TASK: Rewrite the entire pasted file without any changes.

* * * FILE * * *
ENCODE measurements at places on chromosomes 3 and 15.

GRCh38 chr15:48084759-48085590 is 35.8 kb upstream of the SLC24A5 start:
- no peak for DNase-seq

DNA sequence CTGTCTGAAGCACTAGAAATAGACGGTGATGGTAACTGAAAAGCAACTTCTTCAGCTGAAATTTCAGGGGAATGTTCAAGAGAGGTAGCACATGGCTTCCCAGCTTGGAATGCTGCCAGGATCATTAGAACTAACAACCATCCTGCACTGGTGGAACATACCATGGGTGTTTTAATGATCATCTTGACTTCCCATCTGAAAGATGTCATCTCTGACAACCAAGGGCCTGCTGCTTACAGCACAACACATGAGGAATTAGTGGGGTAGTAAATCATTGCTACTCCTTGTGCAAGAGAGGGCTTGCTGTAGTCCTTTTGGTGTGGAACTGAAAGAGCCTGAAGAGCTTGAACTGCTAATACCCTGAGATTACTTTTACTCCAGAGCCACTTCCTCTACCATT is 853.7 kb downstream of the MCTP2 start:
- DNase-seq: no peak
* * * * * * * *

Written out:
ENCODE measurements at places on chromosomes 3 and 15.

GRCh38 chr15:48084759-48085590 is 35.8 kb upstream of the SLC24A5 start:
- no peak for DNase-seq

DNA sequence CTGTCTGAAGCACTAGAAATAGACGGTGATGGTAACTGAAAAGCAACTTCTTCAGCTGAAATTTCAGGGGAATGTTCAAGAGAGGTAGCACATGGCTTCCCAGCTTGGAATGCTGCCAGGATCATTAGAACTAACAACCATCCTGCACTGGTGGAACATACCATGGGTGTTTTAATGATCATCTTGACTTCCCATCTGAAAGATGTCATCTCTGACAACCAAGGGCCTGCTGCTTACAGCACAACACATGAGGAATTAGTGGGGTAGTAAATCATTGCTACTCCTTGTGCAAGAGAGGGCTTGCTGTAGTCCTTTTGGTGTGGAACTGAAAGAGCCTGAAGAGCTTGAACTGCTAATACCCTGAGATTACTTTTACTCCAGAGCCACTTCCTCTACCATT is 853.7 kb downstream of the MCTP2 start:
- DNase-seq: no peak